English households recycling more waste than ever

Recycling of household waste such as newspapers, compost, glass, plastic and tin cans is at its highest ever level, the government has said today.

Annual figures for England published today by the Department for Environment, Food and Rural Affairs (Defra) show that the government's target of recycling 17% of household waste by this year will be met.

A more ambitious national target of recycling and composting 25% of total household waste has been set for 2005/6. Defra will provide £265 million to help local authorities reach the new target.

The results from the Municipal Waste Management Survey for England for 2002/3 showed that England recycled up to 14.5% of household waste in 2002/3, up 12.5% from the previous year.

The survey also found there was a reduction in the amount of household waste sent to landfill for the first time in recent years.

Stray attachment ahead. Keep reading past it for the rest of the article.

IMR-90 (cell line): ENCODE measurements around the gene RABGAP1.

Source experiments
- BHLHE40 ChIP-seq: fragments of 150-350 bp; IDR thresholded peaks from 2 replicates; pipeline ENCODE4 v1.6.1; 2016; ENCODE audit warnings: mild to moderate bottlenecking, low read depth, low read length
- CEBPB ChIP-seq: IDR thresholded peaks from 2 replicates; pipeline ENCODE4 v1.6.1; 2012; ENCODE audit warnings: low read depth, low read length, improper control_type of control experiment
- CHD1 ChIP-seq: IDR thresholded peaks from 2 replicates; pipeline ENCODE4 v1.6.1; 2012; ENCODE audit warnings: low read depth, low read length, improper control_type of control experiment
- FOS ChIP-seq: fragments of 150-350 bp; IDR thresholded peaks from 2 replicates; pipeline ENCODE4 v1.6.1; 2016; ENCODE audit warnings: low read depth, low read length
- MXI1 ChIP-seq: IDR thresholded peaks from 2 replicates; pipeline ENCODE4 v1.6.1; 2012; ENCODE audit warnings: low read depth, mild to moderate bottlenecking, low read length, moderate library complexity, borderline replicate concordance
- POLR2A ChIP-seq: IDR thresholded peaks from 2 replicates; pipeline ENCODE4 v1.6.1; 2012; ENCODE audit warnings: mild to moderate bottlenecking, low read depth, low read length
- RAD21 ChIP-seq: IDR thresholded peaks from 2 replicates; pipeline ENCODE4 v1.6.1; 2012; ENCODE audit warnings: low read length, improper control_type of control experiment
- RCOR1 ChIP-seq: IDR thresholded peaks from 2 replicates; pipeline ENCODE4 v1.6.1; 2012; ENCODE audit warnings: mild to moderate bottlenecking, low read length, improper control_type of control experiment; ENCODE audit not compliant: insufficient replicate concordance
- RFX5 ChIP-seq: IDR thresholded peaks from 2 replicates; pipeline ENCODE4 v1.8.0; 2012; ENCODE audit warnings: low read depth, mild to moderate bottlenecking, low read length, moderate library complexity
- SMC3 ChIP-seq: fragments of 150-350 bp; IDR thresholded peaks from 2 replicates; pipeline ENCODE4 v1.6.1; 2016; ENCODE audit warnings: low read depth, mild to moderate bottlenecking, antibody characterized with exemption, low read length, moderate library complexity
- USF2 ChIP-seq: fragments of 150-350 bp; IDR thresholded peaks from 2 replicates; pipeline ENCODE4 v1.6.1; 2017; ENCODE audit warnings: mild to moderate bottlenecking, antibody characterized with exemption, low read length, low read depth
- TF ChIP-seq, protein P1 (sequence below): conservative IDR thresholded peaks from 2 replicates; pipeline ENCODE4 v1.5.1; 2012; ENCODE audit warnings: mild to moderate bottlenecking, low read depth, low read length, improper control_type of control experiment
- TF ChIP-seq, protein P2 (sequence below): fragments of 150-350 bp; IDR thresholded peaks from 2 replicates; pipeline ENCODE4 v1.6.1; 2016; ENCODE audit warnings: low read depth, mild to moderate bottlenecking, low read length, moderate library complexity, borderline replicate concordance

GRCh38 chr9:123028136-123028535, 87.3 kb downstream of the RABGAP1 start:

Environment Minister Elliot Morley said that kerbside recycling schemes had made it easier for people to "do their bit".

"Now let's do more. It can be as easy to put aside waste for recycling as it is to throw it away. Every old newspaper or empty tin can make a difference," he said.

Mr Morley warned that despite today's figures, some councils are not doing enough. Some had not met the national 10% minimum target.

"Defra can help local authorities improve and wants to work together with less-strong performers to achieve better results," he said.

"But those who do not show a commitment to improve their recycling levels risk intervention by the government to make it happen."


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